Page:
While there is a wealth of literature dealing with the control and prevention of MRSA transmission in people, there is very little corresponding information regarding animals. Hand hygiene is an integral part of preventing the spread of MRSA between people, and it's likely to be an integral part of controlling the spread between people and animals or between animals through people. After contact with any hospitalized person or any animal, hands should be washed thoroughly. Alcohol-based hand sanitizers are also effective as recommended. Strict attention to cleaning and disinfection of animal contact areas may discourage colonization or infection. Designated instruments such as thermometers, leashes, and collars may be used for those animals suspected of having MRSA infection or colonization. Since MRSA is carried in the rectum, disposable thermometer covers are recommended. Barrier nursing precautions, such as wearing gloves, disposable clothing or clothing that can be appropriately laundered, and using protective masks and eyewear are advocated when in contact with wounds or other body fluids that may be infected with MRSA. Within a colonized or infected pet's household, restricting high-risk contact (e.g., mucosal-to-mucosal contact) is indicated, in addition to preventing contact of colonized animals with high-risk people, such as those with a compromised immune system. Although there is no direct data to support it, avoiding close contact, such as sleeping on the same bed or sitting in the lap when either the pet or the person has a known MRSA infection, seems reasonable. Individual veterinary hospitals may choose to screen incoming cases for infection or colonization at the time of admission. A similar screening process is used in some, but not all, human hospitals. Where strictly enforced, such screening programs have dramatically cut the incidence of MRSA infection. If a colonized or infected animal is identified, quarantine may be performed either throughout hospitalization or at least until a negative culture status is achieved. Additionally, once admitted, all suspect cases of MRSA infection may be quarantined and nursed using barrier nursing precautions. At the Ontario Veterinary College, specific guidelines for suspected MRSA-infected patients are enforced. When arriving at the veterinary hospital, the animal with suspected or confirmed MRSA must wait in the car until the owner has checked in. Then, the animal is immediately taken to a consultation room. After discharge, all cage items, examination rooms, and medical equipment are disinfected. If appropriately used, disinfectants effective against other staphylococci are most likely also effective against MRSA.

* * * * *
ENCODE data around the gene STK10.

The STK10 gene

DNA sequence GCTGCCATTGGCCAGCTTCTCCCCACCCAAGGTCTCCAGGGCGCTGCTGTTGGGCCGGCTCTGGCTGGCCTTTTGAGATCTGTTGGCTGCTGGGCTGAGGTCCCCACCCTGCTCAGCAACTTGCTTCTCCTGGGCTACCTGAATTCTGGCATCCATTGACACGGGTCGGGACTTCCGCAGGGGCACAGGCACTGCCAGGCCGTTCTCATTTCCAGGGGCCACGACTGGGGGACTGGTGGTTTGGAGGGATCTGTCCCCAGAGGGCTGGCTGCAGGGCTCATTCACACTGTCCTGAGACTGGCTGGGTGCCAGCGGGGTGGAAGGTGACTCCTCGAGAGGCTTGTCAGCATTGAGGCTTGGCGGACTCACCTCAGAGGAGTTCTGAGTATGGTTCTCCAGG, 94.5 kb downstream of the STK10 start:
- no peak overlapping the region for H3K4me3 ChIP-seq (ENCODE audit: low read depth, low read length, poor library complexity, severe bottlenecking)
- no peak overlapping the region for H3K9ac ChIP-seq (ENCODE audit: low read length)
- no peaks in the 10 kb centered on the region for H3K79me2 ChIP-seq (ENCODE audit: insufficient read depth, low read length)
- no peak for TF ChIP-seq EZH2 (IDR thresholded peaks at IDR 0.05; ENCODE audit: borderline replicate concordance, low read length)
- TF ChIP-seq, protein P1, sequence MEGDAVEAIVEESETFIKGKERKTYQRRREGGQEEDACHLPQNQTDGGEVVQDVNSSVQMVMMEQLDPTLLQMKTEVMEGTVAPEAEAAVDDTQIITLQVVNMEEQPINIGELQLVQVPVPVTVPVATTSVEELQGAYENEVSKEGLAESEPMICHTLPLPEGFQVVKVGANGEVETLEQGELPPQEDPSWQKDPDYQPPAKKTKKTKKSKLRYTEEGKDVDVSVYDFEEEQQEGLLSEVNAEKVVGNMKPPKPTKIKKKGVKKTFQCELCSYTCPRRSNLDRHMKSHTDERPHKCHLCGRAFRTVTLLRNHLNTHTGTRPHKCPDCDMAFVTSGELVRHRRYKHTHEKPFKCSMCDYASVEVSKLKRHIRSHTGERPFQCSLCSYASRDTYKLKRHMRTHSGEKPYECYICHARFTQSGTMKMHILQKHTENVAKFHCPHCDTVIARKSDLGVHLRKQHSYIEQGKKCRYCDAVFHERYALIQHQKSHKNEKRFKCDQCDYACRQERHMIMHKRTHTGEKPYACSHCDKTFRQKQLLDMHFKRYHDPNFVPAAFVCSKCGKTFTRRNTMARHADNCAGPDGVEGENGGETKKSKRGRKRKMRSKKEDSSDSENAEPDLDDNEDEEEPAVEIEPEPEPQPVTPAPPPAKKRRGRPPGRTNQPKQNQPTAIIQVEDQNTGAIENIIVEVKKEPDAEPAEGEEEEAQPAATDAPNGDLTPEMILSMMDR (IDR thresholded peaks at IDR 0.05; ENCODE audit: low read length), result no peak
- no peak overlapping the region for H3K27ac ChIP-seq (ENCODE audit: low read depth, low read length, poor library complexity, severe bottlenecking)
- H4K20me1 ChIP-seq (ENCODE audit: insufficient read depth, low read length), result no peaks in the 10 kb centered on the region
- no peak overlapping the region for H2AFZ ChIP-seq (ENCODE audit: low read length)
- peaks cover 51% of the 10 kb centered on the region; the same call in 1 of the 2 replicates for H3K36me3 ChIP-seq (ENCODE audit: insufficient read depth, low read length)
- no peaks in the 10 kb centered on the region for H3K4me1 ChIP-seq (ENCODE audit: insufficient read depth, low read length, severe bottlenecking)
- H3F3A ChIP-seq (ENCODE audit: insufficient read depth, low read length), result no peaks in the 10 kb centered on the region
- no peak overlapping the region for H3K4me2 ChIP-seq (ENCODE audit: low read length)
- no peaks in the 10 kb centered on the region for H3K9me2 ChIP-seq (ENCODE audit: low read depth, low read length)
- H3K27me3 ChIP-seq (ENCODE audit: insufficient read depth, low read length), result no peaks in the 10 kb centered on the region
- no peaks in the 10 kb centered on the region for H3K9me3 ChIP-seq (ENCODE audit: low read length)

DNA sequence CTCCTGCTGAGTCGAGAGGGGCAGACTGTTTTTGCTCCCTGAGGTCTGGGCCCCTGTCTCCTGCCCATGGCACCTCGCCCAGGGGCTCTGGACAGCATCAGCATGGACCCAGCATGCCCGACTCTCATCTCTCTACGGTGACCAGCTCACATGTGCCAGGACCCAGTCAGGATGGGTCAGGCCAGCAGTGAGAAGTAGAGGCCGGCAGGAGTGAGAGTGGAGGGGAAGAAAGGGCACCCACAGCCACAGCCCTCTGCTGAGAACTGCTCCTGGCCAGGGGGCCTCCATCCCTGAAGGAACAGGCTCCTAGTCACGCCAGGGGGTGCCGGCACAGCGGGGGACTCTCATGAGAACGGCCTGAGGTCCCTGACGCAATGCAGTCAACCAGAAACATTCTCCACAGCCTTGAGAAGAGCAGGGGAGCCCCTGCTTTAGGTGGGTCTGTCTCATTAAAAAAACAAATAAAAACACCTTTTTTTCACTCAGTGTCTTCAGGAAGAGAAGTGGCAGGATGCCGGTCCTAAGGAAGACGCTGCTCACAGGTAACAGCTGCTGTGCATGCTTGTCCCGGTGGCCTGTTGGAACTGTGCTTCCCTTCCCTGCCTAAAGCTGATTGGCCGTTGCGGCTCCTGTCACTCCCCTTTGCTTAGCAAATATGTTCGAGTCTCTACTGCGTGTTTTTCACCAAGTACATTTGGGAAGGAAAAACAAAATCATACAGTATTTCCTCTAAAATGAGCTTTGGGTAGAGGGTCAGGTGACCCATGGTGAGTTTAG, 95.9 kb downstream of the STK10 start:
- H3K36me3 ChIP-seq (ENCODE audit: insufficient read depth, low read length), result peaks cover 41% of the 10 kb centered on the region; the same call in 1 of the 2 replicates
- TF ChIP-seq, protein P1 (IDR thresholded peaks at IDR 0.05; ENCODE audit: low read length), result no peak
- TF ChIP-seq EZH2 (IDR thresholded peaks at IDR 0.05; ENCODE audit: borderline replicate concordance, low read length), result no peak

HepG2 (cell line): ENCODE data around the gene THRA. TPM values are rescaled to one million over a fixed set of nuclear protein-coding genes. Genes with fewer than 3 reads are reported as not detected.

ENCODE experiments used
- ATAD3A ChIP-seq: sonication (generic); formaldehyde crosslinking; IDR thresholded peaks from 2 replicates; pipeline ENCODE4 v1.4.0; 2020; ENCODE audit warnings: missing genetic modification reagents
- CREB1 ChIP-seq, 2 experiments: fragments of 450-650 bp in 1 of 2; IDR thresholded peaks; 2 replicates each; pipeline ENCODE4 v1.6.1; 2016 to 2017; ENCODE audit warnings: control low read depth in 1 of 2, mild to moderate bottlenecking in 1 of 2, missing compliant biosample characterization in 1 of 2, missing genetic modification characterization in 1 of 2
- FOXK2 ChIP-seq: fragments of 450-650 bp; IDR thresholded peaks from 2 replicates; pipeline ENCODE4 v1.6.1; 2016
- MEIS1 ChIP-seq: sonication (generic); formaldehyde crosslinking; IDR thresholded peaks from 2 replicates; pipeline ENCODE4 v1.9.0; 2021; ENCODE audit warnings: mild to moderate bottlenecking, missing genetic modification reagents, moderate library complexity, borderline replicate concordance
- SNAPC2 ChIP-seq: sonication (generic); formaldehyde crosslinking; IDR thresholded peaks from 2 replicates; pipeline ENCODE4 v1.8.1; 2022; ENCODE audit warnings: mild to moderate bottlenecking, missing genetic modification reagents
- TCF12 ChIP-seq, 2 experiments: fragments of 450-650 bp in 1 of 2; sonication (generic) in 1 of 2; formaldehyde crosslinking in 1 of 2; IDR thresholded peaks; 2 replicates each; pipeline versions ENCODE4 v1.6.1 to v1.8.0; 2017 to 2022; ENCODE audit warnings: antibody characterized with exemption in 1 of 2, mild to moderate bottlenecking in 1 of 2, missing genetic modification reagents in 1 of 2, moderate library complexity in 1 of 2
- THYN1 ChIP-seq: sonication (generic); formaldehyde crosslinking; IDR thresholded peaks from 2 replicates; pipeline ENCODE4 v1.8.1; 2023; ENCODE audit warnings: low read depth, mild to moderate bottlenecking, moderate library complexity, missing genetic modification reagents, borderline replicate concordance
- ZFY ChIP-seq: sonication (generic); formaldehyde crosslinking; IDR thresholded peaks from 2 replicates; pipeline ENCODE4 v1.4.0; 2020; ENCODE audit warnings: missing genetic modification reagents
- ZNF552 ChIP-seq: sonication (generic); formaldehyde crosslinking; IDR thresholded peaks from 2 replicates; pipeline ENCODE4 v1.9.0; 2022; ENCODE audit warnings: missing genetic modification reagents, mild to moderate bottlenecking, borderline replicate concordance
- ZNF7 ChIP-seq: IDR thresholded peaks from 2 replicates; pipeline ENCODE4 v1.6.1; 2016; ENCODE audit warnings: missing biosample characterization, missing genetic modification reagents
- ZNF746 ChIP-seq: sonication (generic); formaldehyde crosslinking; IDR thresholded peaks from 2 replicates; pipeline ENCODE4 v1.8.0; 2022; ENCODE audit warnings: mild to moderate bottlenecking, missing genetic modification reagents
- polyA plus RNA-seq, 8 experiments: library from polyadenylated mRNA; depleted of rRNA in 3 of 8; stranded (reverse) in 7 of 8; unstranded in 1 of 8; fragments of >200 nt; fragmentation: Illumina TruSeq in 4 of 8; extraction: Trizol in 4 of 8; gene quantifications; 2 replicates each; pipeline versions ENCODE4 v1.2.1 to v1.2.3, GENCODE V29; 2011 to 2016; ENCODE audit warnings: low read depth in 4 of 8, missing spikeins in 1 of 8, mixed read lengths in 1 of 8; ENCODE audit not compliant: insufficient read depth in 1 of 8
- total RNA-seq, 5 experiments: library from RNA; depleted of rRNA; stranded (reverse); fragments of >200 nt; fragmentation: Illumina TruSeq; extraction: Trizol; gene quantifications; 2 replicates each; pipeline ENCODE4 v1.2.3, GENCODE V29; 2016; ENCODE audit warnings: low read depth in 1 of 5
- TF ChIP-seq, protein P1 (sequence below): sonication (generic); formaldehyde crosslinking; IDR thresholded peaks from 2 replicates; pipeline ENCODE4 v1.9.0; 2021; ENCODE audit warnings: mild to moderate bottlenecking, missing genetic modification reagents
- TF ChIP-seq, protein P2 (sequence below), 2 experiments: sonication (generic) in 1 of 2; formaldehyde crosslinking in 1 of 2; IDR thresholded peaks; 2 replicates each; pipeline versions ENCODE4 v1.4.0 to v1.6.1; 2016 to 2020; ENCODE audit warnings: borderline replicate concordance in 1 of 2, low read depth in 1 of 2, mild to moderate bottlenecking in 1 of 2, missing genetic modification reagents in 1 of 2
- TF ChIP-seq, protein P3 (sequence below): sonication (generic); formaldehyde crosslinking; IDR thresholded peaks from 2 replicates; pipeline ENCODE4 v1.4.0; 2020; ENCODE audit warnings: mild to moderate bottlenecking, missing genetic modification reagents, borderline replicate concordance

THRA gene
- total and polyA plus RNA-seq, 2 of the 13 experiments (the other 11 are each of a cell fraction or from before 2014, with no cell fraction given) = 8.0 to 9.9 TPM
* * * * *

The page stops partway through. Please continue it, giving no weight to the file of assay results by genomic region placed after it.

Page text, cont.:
Treatment of infections in animals should be based on in vitro culture and sensitivity results in combination with patient and drug factors, such as concentration at the site of infection and drug penetration. Treatment success for skin infections also depends on the identification and treatment of any underlying dermatoses such as allergies, autoimmune disease, endocrinopathies, and keratinization defects.

Based on antibiotic therapy of MRSA in people, a reasonable choice for initial treatment of pets with suspected MRSA would be trimethoprim sulfonamide drugs. Resistance can emerge quickly to fluoroquinolones, making them a poor first option for therapy. While clindamycin susceptibility is commonly identified in vitro, inducible resistance may be present with certain MRSA isolates (especially those that are erythromycin-resistant). Therefore, in erythromycin-resistant strains, clindamycin should be avoided unless testing for inducible resistance has been performed. Ideally, antimicrobials such as vancomycin that are used in critically ill people should be avoided unless the animal has a life-threatening infection that is resistant to all other treatments. Some superficial infections may be treated topically with antimicrobials or antiseptics. Topical agents may be used for wounds or skin infections and may include silver sulfadiazine, fusidic acid, mupirocin, or a combination of 1 percent silver sulfadiazine and 0.2 percent chlorhexidine gluconate. Other topical treatments to consider include chlorhexidine alone, 1 percent acetic acid, allicin (garlic extract), and tea tree oil.

Superficial pyoderma in dogs should be treated for a minimum of three weeks (at least one week beyond clinical resolution) and deep pyoderma should be treated for a minimum of six weeks (at least two weeks beyond clinical resolution). Some infections of deep interdigital pyoderma or acral lick granulomas may require therapy for three months or longer. For best results, bacterial culture and sensitivity testing should be performed at the start of therapy and owners should be counseled to finish the entire course of antibiotic therapy.

Successful treatment of MRSA infection is possible, but depends upon early recognition, appropriate antibiotic usage (including correct dosage and duration), and identification and treatment of underlying dermatologic conditions. In general, knowledge of MRSA is extremely relevant for veterinarians who are called upon not only to attend to animal diseases, but also to aid in prevention of zoonoses.